There is a 3 dial combination lock, where each dial features numbers 1 through 8 inclusive. However, it is poorly designed, and will open as long as at least two dials are correct. How many combinations does one need to try to guarantee opening the lock?

Please hide your answer, or at least the number in question.

You can certainly succeed in $64$ tries, by guessing until you get the first two dials correct. Also, each guess only works on $22 (= 1 + 3*7)$ combintations: the exact match and ones where any of the 3 dials is any of the other 7 numbers. So it will take at least $8^3/22\ge 24$ guesses. So the optimal number is somewhere between $24$ and $64$, but where?

Source: Winkler, Mathematical Mind Benders.

  • 1
    $\begingroup$ I assume each dial has "it's own" number, i.e., it's not just getting two out of three numbers without regard of which dials do you use? $\endgroup$
    – dmg
    Commented Apr 7, 2015 at 7:04
  • $\begingroup$ @dmg That is correct, order matters $\endgroup$ Commented Apr 7, 2015 at 7:14
  • $\begingroup$ Did you mean 28 instead of 22? $\endgroup$
    – Mohit Jain
    Commented Apr 7, 2015 at 7:22
  • $\begingroup$ @MohitJain I think it's 22 - 1 (the exact match) + 3*7 (if we leave out the respective dial). $\endgroup$
    – dmg
    Commented Apr 7, 2015 at 7:38
  • 1
    $\begingroup$ @dmg My bad, I missed it is 1 to 8 and not 0 to 9. $\endgroup$
    – Mohit Jain
    Commented Apr 7, 2015 at 7:45

4 Answers 4


Here's a way to get

32 triples

that match any combination. I think this number is optimal but don't have a proof.

For four numbers (say 1,2,3,4), we can choose 16 triples so that any two indices uniquely determine the third. For example, take the triples that add to 0 modulo 4.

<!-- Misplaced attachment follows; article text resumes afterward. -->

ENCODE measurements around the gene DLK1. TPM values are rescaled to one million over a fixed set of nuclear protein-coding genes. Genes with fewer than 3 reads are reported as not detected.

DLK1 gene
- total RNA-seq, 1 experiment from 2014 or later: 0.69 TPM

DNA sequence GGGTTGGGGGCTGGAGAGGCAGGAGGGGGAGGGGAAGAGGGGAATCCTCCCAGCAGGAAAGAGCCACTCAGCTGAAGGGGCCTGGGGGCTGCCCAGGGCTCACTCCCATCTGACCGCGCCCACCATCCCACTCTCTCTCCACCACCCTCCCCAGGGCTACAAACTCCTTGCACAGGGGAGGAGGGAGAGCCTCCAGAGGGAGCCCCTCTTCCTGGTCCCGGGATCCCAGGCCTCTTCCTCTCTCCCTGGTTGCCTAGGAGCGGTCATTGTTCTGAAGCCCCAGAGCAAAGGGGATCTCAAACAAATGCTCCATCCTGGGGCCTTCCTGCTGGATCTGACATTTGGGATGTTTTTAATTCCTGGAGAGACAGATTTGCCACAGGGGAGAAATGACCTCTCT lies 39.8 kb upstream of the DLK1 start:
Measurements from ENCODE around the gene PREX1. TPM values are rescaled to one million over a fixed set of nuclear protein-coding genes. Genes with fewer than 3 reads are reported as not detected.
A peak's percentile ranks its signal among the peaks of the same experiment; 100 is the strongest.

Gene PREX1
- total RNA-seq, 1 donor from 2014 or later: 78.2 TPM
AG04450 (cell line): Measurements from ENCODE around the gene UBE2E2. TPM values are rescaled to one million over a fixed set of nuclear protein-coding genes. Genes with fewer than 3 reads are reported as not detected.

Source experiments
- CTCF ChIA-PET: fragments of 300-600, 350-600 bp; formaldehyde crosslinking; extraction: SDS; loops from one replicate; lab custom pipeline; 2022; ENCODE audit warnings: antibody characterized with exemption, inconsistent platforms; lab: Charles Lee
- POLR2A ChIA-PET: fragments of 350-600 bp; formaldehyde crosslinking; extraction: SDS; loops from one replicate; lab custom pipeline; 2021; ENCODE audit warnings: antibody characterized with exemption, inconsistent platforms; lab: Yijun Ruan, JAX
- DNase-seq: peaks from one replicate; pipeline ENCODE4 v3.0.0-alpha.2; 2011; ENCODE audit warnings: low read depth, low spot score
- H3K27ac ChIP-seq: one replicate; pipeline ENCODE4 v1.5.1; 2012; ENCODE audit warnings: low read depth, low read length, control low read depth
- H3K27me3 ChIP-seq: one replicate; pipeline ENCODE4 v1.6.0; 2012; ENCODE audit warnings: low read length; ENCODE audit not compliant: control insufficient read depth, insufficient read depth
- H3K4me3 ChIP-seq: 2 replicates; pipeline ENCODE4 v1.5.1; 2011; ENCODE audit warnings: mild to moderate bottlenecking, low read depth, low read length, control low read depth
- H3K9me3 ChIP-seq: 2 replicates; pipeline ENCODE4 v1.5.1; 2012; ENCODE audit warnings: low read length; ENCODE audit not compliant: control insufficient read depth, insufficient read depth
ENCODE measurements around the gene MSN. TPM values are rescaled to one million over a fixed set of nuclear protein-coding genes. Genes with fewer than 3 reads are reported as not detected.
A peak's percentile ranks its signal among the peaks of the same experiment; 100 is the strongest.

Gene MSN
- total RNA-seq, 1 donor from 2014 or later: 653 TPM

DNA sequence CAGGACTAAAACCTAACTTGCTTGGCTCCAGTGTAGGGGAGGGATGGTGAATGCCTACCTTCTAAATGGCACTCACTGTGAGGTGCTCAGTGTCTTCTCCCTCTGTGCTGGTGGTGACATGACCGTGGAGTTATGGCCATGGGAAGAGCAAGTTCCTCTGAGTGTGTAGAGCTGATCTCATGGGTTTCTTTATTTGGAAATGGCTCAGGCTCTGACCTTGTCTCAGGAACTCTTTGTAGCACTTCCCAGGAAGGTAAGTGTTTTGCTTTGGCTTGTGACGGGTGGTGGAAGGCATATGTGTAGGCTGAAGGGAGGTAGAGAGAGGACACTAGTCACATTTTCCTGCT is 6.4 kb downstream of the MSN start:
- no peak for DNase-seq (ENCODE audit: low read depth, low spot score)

(1, 1, 2)
(1, 2, 1)
(1, 3, 4)
(1, 4, 3)
(2, 1, 1)
(2, 2, 4)
(2, 3, 3)
(2, 4, 2)
(3, 1, 4)
(3, 2, 3)
(3, 3, 2)
(3, 4, 1)
(4, 1, 3)
(4, 2, 2)
(4, 3, 1)
(4, 4, 4)

Now, do the same with 5,6,7,8, and combine the two sets to get 32 triples. Given any triple, it matches one of the 32 triples because:
- At least two of the numbers are at most 4, which matches a triple in the first set with the remaining number wrong, or
- At least two of the numbers are at least 5, which matches a triple in the second set with the remaining number wrong

  • $\begingroup$ I am somehow finding it hard to follow your argument. $\endgroup$
    – Abhijit
    Commented Apr 7, 2015 at 7:57
  • $\begingroup$ Basically, that set of triples covers all the possible doubles among them. $\endgroup$
    – user88
    Commented Apr 7, 2015 at 8:00
  • $\begingroup$ You got it right. $\endgroup$
    – Mohit Jain
    Commented Apr 7, 2015 at 8:08
  • $\begingroup$ This answer is clear and correct :) I'm going to hold off accepting to see if someone can get a proof of optimality, since I think that is half the fun. $\endgroup$ Commented Apr 8, 2015 at 0:09
  • $\begingroup$ See this answer for proof of lower bound. $\endgroup$ Commented Jul 15, 2015 at 22:51

I'll go ahead and try my hand at a proof of optimality.

The lock has three numbers; we will call the first the $x$-coordinate, the second the $y$-coordinate, and the third the $z$-coordinate. It helps to think like JonTheMon said, of a 3D version of battleship, but I won't refer specifically to this intuition.